We also find no substance in ground 1. In his written submissions Mr. Alli Gabe Akida, learned counsel for the appellant, argues that the admission of the gun in evidence was prejudicial to the appellant because its admission “meant that it was the gun used in the robbery and that biased the mind of the learned trial judge…….” According to learned counsel, if the gun had not been admitted in evidence the appellant’s confession would have been rejected like those of the co-accused and he would have been acquitted. However, counsel did not disclose any ground that would render the gun inadmissible in evidence. In the Court of Appeal the same argument was raised but the learned Justices of Appeal, quite rightly in our view, rejected it holding that the trial judge did not base the appellant’s conviction on the evidence of the gun. They pointed out that the evidence was considered only in the context of determining an essential element of the indictment, namely if a deadly weapon was used during the robbery; and it was concluded that the prosecution had failed to prove that element. For our part, we should add that as a matter of law, the evidence about the gun was relevant and admissible. The gun was found abandoned at the premises where men armed with a gun of similar description had committed a robbery the previous night. The gun so found and produced in evidence was proved from the serial number on it to be the gun issued to the appellant for guard duties at that premises. In our view, since the appellant’s version that the gun was forcefully removed from him was found to be false, the learned trial judge could have appropriately considered the evidence on the gun as part of the circumstantial evidence, which proved the appellant’s participation in the robbery. That he did not so consider that evidence cannot be construed as prejudicial to the appellant. Consequently, it is immaterial to speculate, as learned counsel does, that the admission of the gun in evidence biased the trial judge.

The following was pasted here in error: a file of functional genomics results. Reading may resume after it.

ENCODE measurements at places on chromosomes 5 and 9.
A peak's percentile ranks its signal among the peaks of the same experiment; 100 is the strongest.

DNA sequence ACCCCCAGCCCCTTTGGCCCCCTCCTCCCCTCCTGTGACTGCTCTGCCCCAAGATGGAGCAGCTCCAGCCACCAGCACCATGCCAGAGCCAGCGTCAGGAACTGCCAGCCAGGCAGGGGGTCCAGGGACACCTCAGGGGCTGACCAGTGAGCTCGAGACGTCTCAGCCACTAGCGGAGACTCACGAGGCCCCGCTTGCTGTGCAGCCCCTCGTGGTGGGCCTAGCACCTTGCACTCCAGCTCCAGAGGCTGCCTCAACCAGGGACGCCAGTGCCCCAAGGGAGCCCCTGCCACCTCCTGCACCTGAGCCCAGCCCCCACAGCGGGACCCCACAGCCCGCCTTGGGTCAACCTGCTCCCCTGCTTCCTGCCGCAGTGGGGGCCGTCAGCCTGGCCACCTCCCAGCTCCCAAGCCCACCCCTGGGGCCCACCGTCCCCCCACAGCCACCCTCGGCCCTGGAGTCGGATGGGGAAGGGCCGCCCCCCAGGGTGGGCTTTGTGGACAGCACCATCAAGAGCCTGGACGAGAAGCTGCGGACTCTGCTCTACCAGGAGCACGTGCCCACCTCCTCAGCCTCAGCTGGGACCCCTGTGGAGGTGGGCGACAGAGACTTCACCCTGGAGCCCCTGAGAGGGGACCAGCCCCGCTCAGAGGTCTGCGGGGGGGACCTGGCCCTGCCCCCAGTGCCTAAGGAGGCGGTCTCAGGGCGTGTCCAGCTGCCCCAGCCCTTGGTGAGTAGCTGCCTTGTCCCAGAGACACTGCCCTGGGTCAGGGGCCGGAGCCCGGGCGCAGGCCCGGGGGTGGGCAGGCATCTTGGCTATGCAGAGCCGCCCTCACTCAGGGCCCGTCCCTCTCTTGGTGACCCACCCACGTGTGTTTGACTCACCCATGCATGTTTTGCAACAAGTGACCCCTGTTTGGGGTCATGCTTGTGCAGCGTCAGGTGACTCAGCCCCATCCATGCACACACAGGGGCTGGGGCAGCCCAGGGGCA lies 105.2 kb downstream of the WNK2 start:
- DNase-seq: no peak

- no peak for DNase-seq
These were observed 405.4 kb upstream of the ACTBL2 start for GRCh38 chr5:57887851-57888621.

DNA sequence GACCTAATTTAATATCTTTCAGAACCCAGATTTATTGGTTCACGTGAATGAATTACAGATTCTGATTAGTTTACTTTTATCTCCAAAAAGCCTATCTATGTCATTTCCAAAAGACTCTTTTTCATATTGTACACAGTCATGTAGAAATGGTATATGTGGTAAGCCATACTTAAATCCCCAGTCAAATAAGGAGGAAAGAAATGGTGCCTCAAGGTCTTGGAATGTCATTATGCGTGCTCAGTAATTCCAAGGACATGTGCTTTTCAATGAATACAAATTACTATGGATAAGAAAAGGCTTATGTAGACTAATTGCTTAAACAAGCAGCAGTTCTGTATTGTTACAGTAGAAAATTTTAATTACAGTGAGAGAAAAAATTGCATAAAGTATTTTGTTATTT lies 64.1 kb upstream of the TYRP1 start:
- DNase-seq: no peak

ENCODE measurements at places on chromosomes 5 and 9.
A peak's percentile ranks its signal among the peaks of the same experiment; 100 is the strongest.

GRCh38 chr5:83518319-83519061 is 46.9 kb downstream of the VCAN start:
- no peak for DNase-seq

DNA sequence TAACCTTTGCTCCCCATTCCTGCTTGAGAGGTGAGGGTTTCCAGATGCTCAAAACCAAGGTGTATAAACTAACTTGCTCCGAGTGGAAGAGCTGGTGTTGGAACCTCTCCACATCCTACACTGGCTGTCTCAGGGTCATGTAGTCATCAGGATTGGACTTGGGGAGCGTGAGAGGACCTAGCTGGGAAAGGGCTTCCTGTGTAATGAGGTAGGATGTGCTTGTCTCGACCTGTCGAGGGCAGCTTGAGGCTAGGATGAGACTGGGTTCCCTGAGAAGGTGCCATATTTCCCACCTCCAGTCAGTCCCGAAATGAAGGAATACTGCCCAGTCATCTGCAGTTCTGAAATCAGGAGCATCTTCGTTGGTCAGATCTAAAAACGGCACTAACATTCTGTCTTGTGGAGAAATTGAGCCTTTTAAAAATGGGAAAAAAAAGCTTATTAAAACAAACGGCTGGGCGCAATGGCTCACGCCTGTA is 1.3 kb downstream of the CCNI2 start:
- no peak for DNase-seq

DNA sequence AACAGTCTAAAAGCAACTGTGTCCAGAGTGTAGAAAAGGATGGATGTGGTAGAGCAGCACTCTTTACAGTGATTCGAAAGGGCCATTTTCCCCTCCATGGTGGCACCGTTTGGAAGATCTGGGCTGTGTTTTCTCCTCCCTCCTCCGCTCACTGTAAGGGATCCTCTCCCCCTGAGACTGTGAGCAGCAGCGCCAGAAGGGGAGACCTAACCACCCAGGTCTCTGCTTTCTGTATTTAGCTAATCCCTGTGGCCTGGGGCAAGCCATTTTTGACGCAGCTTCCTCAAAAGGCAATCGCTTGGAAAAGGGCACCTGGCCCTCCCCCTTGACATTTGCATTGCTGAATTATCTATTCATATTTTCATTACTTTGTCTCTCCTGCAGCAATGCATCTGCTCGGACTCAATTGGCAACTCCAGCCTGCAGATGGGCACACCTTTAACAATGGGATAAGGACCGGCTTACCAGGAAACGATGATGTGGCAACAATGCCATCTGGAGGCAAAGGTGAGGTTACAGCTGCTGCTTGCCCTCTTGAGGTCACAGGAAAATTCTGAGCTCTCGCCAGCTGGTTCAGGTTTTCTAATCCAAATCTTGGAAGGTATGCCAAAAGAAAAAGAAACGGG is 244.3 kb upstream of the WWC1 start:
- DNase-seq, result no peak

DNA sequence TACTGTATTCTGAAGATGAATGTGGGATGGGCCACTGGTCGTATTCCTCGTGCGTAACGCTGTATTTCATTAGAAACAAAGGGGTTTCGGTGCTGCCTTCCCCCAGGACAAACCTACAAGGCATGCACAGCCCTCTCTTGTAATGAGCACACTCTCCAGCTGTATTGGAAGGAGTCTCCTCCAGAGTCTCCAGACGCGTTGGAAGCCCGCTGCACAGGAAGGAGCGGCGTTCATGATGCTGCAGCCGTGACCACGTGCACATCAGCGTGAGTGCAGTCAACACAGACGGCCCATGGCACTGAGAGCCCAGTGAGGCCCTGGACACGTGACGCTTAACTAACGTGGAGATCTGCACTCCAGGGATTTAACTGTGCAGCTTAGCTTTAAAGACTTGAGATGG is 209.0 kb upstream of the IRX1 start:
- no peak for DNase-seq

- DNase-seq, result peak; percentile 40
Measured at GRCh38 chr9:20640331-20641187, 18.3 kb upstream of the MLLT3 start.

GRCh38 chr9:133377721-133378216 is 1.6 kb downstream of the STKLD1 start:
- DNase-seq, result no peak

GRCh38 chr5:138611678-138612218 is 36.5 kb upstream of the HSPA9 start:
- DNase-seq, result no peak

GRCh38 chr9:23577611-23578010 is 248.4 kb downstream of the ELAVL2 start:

In his written submissions, counsel for the appellant does not advance any argument in support of ground 2 that complains against the admission in evidence of the retracted confession. We also find no reason to fault its admission and consider the complaint as abandoned. Learned counsel only focuses on the complaint in ground 3 that the Court of Appeal failed to re-evaluate the evidence as a whole and to come to its own conclusion on it. We are reluctantly inclined to accept this criticism. Although it appears that part of the court’s discussion of the case is missing from the signed judgment of the court, presumably due to typing error, we have to agree that it is not shown in the judgment that the learned Justices of Appeal re-evaluated the defence evidence as they were duty bound to do as a first appellate court. In the circumstances we have deemed it incumbent on this Court as a second appellate court to re-evaluate the evidence. (See Bogere Moses and Another vs. Uganda Cr. App. No.1/97 (1SCD: CRIM 1996/2000 p.185) and Kifamunte Henry vs. Uganda Cr. App. No.10/97 (1SCD: CRIM 1996/200 p.280)